french filmmaker John Rollin became famous for his fantasy vampire films in the 1960s and 1970s. He established a distinctive style in his films, and when he moved away from vampire films he retained many of his characteristic traits. From dreamlike surrealism to absurd monologues, Rollin’s films developed a cult following over the following years. Producer Sam Selsky – who went on to produce many of Rollin’s pictures – has been a key figure throughout his career. He produced Rollin’s feature debut, the oddly titled The Rape of the Vampire in 1968. Originally intended as a short, the film was expanded into a feature after Selsky was impressed with what Rollin could do on such a limited budget. This made the film quite incoherent and, by Rollin’s own admission, caused an overwhelmingly negative reaction among audiences. However, it first established Rollin’s style, and it was his first time using the locations of a beach and graveyard, and his first exploration of vampires, surrealism, and the eroticism. His next three films were released in quick succession and greatly enhanced his first feature film. The Naked Vampire, The thrill of vampiresand Requiem for a Vampire saw Rollin develop as a filmmaker while sticking to a decipherable formula. His first adventure away from vampires dates back to 1973 with The iron rosebased on his own short story.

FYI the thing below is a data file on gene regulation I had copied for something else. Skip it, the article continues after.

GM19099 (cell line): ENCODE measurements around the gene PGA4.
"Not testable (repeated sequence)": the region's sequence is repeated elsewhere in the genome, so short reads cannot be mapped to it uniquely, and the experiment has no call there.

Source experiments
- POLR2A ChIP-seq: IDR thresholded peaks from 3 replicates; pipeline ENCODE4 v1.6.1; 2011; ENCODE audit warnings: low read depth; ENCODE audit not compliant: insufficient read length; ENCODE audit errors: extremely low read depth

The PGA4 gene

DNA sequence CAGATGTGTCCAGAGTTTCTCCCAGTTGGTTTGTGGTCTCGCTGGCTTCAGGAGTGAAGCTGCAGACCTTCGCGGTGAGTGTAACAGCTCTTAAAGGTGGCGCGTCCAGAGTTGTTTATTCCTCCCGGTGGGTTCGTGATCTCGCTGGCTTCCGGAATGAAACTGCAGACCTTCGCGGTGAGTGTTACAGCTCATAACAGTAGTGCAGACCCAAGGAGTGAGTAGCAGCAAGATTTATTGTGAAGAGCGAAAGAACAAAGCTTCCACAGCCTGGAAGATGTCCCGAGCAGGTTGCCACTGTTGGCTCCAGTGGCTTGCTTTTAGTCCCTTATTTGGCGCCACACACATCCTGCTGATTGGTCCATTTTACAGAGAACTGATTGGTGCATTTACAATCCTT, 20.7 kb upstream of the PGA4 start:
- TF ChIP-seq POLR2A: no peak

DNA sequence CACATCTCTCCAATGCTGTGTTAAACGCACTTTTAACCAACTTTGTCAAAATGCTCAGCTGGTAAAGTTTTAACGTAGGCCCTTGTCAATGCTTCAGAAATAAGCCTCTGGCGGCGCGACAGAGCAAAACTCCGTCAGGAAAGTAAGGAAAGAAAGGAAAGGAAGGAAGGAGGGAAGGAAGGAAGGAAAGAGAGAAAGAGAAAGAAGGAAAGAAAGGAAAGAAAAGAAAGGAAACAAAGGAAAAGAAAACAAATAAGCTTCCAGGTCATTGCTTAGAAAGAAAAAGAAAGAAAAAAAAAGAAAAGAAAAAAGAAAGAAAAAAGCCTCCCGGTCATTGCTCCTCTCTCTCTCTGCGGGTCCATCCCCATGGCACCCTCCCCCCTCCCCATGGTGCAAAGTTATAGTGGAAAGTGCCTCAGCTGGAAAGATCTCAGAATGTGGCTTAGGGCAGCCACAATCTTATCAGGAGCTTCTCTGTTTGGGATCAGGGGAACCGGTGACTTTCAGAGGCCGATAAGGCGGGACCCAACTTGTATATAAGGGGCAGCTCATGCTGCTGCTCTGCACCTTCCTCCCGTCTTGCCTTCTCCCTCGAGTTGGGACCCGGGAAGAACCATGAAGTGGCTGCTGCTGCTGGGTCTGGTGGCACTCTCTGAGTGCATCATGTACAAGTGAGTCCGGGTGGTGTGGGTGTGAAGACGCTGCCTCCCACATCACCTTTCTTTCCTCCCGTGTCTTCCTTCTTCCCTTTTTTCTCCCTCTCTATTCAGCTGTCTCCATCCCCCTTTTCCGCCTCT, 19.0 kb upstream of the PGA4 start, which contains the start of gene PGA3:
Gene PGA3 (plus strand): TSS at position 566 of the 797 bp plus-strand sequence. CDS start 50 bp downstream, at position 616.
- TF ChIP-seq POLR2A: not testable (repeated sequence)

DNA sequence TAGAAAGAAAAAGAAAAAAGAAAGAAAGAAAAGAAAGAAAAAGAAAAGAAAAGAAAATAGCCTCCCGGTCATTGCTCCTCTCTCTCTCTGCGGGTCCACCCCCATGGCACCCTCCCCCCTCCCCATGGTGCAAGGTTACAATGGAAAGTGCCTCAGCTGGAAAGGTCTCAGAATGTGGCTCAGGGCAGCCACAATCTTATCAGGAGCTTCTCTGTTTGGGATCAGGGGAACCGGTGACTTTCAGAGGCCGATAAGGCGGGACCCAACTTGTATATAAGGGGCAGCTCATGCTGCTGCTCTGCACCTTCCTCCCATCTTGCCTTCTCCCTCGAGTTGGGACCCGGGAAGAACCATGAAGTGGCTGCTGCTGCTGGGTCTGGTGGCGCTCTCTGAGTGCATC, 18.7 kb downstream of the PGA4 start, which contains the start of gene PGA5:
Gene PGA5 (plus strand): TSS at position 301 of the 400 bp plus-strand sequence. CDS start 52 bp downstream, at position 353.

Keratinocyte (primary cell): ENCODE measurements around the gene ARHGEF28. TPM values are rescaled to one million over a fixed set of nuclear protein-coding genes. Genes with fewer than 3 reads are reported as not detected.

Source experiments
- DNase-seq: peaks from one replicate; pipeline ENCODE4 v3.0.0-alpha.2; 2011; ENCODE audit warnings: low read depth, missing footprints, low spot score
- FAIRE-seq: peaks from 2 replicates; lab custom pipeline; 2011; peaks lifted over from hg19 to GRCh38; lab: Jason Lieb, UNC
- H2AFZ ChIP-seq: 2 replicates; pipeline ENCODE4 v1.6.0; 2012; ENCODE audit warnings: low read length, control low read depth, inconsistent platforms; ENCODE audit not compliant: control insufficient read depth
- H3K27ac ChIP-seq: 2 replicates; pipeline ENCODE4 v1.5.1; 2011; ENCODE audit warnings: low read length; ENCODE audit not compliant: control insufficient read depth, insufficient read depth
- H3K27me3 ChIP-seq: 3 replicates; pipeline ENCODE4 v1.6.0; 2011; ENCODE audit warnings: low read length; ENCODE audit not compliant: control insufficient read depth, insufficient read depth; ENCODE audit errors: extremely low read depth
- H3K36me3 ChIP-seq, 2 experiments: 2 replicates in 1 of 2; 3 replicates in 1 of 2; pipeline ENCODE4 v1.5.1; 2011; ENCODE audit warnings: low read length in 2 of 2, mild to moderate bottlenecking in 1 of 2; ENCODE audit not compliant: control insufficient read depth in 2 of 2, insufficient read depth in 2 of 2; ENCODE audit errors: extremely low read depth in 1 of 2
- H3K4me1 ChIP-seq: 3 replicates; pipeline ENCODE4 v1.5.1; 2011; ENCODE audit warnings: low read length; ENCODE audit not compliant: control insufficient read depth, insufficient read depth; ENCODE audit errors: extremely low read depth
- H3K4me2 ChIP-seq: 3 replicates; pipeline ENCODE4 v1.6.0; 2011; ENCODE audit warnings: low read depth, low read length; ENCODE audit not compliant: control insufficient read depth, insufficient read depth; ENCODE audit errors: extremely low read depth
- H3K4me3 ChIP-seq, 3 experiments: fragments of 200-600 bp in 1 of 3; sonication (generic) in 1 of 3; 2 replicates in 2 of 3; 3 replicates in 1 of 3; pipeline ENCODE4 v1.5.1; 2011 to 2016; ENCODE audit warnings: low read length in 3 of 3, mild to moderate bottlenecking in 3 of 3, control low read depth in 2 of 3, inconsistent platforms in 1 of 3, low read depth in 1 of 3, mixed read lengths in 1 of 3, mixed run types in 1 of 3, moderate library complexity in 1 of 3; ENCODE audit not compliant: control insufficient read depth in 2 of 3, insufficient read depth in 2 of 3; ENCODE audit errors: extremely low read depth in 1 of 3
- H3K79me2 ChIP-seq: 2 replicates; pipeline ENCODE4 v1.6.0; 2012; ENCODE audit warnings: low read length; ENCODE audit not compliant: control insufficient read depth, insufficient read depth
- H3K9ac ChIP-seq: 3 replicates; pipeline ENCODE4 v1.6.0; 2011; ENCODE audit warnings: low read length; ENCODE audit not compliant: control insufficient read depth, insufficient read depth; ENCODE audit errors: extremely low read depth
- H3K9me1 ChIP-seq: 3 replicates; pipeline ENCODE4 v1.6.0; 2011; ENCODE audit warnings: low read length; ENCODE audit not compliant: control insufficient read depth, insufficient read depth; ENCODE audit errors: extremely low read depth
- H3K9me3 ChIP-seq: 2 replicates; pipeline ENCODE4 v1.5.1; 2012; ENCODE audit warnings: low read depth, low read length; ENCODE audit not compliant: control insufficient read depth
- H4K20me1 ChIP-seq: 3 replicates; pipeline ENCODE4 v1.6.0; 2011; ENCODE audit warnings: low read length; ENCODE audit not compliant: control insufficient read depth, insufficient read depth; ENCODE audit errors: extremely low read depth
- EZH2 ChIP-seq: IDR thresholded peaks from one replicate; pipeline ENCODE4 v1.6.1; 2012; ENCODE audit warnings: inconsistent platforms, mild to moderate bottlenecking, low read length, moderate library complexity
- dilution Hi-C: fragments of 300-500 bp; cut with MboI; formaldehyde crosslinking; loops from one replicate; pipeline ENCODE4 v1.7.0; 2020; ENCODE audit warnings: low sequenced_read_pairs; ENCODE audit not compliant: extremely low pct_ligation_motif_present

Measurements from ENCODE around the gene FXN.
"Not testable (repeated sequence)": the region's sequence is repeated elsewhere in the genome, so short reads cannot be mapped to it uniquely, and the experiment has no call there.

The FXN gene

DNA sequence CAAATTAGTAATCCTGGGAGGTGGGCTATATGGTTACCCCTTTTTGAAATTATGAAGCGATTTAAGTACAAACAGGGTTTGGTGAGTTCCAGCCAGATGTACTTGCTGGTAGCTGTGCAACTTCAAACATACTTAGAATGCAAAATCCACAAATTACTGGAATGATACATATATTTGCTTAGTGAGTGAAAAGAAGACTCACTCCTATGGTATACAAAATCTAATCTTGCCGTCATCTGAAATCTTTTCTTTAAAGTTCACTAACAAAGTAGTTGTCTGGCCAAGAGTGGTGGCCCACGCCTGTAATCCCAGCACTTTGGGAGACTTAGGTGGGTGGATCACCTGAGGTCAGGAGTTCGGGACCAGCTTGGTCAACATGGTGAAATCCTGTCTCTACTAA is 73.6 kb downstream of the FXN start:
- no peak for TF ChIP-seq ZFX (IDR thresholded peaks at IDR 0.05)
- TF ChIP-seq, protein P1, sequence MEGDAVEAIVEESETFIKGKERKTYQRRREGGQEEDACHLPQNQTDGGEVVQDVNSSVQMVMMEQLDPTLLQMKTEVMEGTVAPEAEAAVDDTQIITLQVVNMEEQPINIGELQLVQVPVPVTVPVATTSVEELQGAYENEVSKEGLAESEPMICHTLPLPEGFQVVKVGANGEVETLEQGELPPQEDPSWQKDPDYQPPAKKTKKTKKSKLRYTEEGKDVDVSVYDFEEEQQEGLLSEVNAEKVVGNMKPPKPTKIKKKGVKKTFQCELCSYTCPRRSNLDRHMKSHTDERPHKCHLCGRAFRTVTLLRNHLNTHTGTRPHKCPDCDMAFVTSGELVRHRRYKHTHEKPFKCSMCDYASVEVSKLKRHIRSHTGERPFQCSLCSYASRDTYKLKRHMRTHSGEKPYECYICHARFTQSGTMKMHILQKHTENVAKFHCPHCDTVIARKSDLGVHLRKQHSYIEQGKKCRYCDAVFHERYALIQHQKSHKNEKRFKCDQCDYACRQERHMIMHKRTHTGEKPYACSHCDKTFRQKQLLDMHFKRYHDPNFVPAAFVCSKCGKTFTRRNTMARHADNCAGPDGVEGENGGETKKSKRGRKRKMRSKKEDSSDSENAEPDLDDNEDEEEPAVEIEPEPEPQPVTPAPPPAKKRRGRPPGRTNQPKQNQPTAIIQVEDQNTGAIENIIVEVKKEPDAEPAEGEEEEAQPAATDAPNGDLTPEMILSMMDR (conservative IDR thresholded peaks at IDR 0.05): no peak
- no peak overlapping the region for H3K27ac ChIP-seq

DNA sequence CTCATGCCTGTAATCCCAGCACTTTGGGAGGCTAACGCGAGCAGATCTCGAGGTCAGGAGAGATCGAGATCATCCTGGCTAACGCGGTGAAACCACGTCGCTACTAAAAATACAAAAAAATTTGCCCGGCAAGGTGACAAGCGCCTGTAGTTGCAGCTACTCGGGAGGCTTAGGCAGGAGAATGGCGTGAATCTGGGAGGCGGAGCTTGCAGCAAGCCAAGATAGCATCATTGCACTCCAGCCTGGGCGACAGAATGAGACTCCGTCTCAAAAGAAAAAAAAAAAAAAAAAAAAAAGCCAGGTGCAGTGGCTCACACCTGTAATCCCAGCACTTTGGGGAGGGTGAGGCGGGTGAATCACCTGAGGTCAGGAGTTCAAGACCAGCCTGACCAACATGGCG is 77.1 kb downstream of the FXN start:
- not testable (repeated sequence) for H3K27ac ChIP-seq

From a visual point of view, The iron rose is therefore obviously a film by Rollin; beach and graveyard settings, otherworldly camera moves, and dark imagery make it instantly traceable to Rollin. However, this film is less concerned with violence and plays out in a more psychological way with many implications and an alternative presentation of surrealism. Again produced by Selsky, the majority of the film takes place on one night as a pair of unnamed young lovers (Francoise Pascal and Hugues Quester) find themselves lost in a colossal cemetery. Audiences initially expected another vampire film from Rollin and were surprised to see The iron rose like a more understated, subtle film without any explicit instances of vampires. Rollin also financed the film himself and worried about its potential failure. Unfortunately, Rollin’s concerns were realized and his attempt at a more heartfelt, mature horror film was negatively received, which nearly ended his career before it had even begun. It has since emerged that Rollin and his lead actor Quester didn’t get along on set, which greatly angered Rollin given how personal the project was to him. Audiences booed the first screenings and Rollin was forced to find work elsewhere, mostly in the adult industry. After struggling to find work and performing under various aliases, he reinvigorated his career somewhat with the ferocious gorefest The grapes of death in 1978.